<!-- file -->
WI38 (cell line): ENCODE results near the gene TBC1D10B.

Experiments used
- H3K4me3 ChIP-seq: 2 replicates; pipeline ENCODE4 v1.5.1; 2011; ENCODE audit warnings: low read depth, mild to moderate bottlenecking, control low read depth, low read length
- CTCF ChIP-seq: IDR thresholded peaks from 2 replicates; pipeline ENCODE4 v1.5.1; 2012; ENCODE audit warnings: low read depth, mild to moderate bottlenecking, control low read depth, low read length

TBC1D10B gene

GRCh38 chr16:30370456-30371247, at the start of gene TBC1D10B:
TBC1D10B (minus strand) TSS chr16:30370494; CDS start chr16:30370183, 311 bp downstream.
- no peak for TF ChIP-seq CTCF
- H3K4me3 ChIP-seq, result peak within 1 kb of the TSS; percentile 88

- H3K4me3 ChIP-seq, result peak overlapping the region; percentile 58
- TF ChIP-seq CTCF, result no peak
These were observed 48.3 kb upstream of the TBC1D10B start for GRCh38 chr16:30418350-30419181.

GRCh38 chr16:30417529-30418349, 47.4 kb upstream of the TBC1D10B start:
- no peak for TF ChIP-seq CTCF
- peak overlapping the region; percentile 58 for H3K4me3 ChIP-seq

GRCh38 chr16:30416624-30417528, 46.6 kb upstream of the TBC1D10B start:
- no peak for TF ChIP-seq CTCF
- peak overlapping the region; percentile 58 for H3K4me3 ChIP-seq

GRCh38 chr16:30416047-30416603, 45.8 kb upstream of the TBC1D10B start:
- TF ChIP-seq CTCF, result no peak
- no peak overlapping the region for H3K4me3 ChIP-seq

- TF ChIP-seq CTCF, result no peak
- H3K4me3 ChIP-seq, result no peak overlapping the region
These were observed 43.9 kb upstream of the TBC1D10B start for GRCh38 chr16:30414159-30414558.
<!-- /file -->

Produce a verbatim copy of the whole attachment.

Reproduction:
WI38 (cell line): ENCODE results near the gene TBC1D10B.

Experiments used
- H3K4me3 ChIP-seq: 2 replicates; pipeline ENCODE4 v1.5.1; 2011; ENCODE audit warnings: low read depth, mild to moderate bottlenecking, control low read depth, low read length
- CTCF ChIP-seq: IDR thresholded peaks from 2 replicates; pipeline ENCODE4 v1.5.1; 2012; ENCODE audit warnings: low read depth, mild to moderate bottlenecking, control low read depth, low read length

TBC1D10B gene

GRCh38 chr16:30370456-30371247, at the start of gene TBC1D10B:
TBC1D10B (minus strand) TSS chr16:30370494; CDS start chr16:30370183, 311 bp downstream.
- no peak for TF ChIP-seq CTCF
- H3K4me3 ChIP-seq, result peak within 1 kb of the TSS; percentile 88

- H3K4me3 ChIP-seq, result peak overlapping the region; percentile 58
- TF ChIP-seq CTCF, result no peak
These were observed 48.3 kb upstream of the TBC1D10B start for GRCh38 chr16:30418350-30419181.

GRCh38 chr16:30417529-30418349, 47.4 kb upstream of the TBC1D10B start:
- no peak for TF ChIP-seq CTCF
- peak overlapping the region; percentile 58 for H3K4me3 ChIP-seq

GRCh38 chr16:30416624-30417528, 46.6 kb upstream of the TBC1D10B start:
- no peak for TF ChIP-seq CTCF
- peak overlapping the region; percentile 58 for H3K4me3 ChIP-seq

GRCh38 chr16:30416047-30416603, 45.8 kb upstream of the TBC1D10B start:
- TF ChIP-seq CTCF, result no peak
- no peak overlapping the region for H3K4me3 ChIP-seq

- TF ChIP-seq CTCF, result no peak
- H3K4me3 ChIP-seq, result no peak overlapping the region
These were observed 43.9 kb upstream of the TBC1D10B start for GRCh38 chr16:30414159-30414558.